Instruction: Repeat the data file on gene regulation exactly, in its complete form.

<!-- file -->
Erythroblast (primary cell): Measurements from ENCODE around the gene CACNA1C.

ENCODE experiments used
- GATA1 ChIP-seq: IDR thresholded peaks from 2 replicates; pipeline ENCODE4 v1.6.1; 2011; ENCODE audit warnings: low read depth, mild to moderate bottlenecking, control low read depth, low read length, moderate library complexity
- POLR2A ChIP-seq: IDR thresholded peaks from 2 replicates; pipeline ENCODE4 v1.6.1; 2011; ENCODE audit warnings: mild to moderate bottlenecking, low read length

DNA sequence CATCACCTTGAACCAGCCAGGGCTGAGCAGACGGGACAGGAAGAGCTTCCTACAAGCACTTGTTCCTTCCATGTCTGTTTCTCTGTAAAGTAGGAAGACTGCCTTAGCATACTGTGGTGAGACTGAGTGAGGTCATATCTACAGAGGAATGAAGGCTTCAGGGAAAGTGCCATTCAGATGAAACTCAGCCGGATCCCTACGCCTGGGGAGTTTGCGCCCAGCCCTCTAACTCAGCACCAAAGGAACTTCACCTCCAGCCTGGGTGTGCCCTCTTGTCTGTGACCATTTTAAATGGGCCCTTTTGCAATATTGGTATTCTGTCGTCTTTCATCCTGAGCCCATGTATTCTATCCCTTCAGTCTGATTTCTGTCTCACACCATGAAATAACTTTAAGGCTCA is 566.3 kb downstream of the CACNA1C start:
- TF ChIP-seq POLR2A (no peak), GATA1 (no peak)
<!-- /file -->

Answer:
Erythroblast (primary cell): Measurements from ENCODE around the gene CACNA1C.

ENCODE experiments used
- GATA1 ChIP-seq: IDR thresholded peaks from 2 replicates; pipeline ENCODE4 v1.6.1; 2011; ENCODE audit warnings: low read depth, mild to moderate bottlenecking, control low read depth, low read length, moderate library complexity
- POLR2A ChIP-seq: IDR thresholded peaks from 2 replicates; pipeline ENCODE4 v1.6.1; 2011; ENCODE audit warnings: mild to moderate bottlenecking, low read length

DNA sequence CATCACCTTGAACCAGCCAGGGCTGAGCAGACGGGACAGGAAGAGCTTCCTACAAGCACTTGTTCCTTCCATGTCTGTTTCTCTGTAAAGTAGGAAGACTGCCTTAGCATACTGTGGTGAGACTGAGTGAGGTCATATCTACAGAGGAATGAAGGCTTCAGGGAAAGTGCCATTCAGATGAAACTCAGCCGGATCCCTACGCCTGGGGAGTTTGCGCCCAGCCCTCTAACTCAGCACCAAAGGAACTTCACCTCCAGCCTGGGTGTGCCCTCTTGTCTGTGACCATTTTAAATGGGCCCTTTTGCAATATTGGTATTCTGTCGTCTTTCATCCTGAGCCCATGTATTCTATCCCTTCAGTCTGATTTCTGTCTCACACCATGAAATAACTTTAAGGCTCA is 566.3 kb downstream of the CACNA1C start:
- TF ChIP-seq POLR2A (no peak), GATA1 (no peak)